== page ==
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Take an accounting class. Peter Lynch has some good books. Try to figure out a niche that feels good for you. There's lots of different ways to go about it. Get a library card and if your library is on the Dewey Decimal System hang out in the 320 or so section.


Higher education, whether it’s college or a trade is a good start, and investing in yourself is always a good move. You’re young so you can take on more risk than someone older as far as investing money goes, I would suggest at least learning about crypto, and decide if it interests you. It’s volatile, and that can be either a good thing or a bad thing. Higher risk, higher reward, but it can go the opposite way as well. There’s endless avenues online to learn about the stock market, crypto market, real estate etc, so start learning! I wish I would have taken more of an interest in finance at your age. Good on you!


I quite enjoy graham stephan on YouTube. He’s videos are a nice mix of traditional and real estate investing, but the man is a millennial who knows his audience is other millennials and gen x’ers. Able to find his content informative and entertaining


Join r/Bogleheads and take advantage of all the great resources including book lists. Start with The Simple Path to Wealth by JL Collins.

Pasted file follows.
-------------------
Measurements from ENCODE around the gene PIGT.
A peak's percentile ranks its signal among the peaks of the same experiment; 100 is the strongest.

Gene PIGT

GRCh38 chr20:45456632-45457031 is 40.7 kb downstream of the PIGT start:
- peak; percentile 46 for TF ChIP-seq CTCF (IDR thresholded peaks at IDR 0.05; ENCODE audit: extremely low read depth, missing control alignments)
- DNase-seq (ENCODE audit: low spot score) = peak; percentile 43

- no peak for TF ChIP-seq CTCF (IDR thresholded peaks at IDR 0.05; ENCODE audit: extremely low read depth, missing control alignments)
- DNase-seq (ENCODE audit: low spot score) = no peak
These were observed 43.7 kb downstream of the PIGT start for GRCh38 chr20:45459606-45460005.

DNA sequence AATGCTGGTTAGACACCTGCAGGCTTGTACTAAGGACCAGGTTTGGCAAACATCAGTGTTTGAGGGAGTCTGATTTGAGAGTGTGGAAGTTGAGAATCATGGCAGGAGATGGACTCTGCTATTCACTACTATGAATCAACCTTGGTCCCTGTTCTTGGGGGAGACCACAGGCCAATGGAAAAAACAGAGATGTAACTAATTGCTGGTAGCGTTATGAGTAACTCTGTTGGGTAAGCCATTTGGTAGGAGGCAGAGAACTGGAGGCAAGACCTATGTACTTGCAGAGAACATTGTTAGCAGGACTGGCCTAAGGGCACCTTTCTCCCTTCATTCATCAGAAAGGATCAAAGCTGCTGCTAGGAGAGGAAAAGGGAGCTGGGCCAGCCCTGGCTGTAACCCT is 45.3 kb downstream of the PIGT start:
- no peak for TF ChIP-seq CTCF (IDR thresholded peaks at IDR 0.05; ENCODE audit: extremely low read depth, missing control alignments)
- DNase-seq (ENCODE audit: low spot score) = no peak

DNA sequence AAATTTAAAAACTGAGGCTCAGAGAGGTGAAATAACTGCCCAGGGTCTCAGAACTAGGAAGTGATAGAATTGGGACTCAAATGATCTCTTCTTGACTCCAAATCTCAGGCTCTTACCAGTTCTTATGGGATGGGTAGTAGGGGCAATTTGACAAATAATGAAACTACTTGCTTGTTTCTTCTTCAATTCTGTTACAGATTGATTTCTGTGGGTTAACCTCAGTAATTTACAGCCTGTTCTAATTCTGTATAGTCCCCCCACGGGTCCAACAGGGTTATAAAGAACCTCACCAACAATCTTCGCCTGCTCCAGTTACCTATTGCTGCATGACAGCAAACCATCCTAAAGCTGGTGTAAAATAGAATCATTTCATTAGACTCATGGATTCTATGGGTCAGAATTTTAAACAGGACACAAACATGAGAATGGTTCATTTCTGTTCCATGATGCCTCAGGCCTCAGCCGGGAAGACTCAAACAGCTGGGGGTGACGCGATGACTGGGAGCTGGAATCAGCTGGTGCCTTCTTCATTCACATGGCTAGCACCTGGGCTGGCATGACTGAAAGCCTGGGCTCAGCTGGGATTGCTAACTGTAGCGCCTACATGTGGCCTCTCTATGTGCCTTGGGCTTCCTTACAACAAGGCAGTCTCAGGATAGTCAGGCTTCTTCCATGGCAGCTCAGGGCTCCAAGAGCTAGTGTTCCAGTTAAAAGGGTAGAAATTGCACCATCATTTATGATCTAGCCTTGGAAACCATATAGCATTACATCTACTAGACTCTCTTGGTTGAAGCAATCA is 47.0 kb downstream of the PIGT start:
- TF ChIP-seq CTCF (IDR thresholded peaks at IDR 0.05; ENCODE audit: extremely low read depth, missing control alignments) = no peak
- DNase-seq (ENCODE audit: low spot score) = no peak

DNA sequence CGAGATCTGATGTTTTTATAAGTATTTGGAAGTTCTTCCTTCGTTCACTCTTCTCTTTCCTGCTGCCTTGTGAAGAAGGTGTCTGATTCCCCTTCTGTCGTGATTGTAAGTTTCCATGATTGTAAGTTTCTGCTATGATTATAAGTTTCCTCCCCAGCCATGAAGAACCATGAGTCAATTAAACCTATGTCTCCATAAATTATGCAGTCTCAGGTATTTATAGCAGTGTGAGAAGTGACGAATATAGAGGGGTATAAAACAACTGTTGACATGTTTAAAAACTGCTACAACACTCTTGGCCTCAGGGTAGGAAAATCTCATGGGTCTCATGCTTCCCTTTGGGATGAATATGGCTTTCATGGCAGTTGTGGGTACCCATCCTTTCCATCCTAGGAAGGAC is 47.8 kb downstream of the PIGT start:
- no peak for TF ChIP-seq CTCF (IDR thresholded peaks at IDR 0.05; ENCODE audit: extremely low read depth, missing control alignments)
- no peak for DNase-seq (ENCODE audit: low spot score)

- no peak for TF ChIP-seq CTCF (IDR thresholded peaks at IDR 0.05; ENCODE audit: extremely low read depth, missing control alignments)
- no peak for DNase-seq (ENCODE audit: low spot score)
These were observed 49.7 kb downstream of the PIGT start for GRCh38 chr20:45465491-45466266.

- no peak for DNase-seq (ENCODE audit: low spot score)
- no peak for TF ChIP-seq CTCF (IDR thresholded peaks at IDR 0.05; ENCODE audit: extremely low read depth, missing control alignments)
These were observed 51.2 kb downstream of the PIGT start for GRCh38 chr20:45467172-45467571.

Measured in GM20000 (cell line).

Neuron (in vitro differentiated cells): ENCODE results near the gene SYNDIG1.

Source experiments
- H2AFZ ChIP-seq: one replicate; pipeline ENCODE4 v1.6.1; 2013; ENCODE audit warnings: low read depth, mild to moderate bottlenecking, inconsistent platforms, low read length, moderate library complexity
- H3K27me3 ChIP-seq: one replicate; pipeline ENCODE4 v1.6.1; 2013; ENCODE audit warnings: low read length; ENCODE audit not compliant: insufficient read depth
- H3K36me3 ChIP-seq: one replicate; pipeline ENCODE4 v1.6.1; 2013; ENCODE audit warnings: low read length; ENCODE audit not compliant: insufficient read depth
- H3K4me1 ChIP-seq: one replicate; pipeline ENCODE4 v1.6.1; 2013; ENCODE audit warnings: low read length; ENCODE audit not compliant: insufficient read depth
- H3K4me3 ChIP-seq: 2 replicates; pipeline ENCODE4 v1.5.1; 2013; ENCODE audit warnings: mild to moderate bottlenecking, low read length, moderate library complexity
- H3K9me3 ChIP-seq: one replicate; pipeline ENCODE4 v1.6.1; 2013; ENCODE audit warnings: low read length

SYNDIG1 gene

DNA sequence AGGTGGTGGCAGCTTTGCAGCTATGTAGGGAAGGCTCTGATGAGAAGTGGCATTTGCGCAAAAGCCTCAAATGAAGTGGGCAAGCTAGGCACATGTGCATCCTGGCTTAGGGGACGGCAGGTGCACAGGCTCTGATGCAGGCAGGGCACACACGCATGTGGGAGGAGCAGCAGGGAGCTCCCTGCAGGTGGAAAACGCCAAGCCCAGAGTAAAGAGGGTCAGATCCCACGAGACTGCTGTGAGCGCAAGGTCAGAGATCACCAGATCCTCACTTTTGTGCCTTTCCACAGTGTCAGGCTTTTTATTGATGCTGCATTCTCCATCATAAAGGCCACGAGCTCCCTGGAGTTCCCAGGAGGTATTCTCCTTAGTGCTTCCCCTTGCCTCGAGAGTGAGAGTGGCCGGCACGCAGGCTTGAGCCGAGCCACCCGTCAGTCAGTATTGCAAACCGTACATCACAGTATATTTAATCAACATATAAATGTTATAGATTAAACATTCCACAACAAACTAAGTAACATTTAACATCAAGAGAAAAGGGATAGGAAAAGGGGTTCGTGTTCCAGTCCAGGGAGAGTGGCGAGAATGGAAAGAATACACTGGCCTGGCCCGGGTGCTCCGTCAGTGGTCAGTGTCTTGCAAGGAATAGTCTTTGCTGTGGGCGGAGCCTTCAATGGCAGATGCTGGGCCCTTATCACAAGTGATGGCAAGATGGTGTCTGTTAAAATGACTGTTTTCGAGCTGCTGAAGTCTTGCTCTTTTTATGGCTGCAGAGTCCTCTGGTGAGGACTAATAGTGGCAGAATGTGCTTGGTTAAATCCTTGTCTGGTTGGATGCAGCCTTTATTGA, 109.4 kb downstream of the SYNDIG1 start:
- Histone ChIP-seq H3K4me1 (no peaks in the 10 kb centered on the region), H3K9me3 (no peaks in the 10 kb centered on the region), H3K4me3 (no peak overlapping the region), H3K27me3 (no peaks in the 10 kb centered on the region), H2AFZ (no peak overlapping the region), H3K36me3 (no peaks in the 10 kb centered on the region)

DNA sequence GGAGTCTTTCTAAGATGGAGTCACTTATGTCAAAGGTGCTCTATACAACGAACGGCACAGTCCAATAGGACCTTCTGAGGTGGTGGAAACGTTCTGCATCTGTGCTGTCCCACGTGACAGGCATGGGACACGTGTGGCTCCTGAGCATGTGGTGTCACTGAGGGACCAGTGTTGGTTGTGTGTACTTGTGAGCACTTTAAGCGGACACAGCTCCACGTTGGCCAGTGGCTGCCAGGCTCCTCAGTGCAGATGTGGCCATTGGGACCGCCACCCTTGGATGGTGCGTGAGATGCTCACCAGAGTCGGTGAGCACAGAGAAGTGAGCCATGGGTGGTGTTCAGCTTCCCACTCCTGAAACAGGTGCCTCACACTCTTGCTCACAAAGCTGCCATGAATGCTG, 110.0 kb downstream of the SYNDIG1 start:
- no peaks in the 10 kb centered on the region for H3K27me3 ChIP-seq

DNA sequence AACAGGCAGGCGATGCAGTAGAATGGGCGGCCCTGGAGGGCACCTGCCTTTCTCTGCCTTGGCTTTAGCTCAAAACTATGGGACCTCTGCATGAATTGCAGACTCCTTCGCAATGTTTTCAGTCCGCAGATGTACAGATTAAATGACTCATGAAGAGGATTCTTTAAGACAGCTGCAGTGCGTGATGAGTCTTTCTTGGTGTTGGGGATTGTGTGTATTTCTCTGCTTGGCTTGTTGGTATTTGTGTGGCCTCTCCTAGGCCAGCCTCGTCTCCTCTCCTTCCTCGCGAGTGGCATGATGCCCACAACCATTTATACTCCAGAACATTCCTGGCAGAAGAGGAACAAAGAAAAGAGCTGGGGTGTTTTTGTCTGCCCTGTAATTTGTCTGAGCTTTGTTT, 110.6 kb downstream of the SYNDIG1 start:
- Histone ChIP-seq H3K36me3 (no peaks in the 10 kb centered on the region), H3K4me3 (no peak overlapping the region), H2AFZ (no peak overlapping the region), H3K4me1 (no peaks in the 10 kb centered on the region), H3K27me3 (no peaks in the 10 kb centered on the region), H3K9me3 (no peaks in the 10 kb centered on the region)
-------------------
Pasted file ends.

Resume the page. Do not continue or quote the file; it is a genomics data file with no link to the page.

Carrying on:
Ben Felix has a channel Common Sense Investing where he covers a lot of topics in short videos: https://www.youtube.com/channel/UCDXTQ8nWmx\_EhZ2v-kp7QxA


"Winning the Losers Game" by Charles Ellis, and "Machine Learning for Algorithmic Trading" by Stefan Jansen. One tells you not to be an idiot with very good reasons. The other tells you how to be an algorithm driven idiot if you choose to do so. Also, read everything on investopedia on fundamental analysis. Also, read everything you can get your hands on in general. Then don't trusty any of it (blindly any way).


Read A Random Walk Down Wall Street. Easy read and gives amazing perspective on markets and human psychology.


All You Really Need: "The Little Book of Common Sense Investing" \~ John ("Jack") Bogle "The Boglehead's Guide To Investing" \~ Mel Lindauer, Taylor Larimore, Michael LeBoeuf If you want to invest in individual stocks: "The Intelligent Investor" \~ Benjamin Graham "One Up On Wall Street" \~ Peter Lynch "Beating the Street" \~ Peter Lynch Every Berkshire meeting on youtube (I think there's 25-26 of them since 94) + all Berkshire 10K's.